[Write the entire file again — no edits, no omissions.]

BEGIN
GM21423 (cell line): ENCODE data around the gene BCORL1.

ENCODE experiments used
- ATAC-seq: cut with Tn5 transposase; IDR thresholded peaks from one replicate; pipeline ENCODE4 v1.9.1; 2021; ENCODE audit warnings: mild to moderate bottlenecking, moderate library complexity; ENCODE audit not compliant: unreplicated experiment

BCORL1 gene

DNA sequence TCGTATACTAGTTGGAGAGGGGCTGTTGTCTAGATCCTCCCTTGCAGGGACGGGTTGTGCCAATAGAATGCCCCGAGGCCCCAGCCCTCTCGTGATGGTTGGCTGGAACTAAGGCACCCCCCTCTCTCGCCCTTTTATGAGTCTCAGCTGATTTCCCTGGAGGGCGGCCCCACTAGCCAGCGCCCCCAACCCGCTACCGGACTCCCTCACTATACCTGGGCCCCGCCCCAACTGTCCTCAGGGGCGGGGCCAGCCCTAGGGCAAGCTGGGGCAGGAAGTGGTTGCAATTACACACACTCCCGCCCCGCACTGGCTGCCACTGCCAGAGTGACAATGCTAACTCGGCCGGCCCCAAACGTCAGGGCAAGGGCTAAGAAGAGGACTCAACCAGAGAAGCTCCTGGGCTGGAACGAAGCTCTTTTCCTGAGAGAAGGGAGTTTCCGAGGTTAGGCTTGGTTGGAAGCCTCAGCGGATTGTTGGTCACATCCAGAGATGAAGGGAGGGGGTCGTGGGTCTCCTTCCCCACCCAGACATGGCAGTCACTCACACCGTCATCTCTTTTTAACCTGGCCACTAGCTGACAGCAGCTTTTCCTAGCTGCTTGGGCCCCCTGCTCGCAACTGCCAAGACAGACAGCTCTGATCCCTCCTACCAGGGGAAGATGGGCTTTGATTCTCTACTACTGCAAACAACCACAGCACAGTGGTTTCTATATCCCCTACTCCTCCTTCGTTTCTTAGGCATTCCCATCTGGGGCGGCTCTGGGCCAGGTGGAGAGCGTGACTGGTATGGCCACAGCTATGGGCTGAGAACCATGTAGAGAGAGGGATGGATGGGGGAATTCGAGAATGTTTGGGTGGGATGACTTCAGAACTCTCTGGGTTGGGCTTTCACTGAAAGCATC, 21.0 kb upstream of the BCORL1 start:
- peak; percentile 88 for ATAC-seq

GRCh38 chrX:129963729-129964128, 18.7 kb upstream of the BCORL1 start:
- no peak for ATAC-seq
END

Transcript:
GM21423 (cell line): ENCODE data around the gene BCORL1.

ENCODE experiments used
- ATAC-seq: cut with Tn5 transposase; IDR thresholded peaks from one replicate; pipeline ENCODE4 v1.9.1; 2021; ENCODE audit warnings: mild to moderate bottlenecking, moderate library complexity; ENCODE audit not compliant: unreplicated experiment

BCORL1 gene

DNA sequence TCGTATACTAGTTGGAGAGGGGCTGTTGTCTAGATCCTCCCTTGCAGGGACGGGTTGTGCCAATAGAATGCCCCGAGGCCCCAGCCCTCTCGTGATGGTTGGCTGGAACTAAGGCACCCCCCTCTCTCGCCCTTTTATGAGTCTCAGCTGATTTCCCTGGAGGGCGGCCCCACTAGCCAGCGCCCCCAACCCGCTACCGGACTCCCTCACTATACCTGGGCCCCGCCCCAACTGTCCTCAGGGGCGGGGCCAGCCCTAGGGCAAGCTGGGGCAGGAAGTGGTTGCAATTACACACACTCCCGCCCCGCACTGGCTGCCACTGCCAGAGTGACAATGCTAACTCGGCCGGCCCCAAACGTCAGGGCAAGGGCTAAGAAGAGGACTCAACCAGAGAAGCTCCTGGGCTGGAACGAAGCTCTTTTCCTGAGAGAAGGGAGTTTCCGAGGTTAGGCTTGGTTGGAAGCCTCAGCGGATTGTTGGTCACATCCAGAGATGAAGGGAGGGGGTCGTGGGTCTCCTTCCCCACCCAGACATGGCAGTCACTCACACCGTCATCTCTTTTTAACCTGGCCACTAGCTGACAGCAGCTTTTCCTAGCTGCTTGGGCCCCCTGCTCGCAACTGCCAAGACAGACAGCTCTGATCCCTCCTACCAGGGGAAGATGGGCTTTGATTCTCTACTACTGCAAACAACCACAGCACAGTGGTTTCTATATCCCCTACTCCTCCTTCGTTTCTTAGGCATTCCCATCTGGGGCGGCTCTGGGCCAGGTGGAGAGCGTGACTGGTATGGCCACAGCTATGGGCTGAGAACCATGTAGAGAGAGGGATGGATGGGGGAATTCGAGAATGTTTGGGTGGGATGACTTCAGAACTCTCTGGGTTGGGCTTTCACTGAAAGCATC, 21.0 kb upstream of the BCORL1 start:
- peak; percentile 88 for ATAC-seq

GRCh38 chrX:129963729-129964128, 18.7 kb upstream of the BCORL1 start:
- no peak for ATAC-seq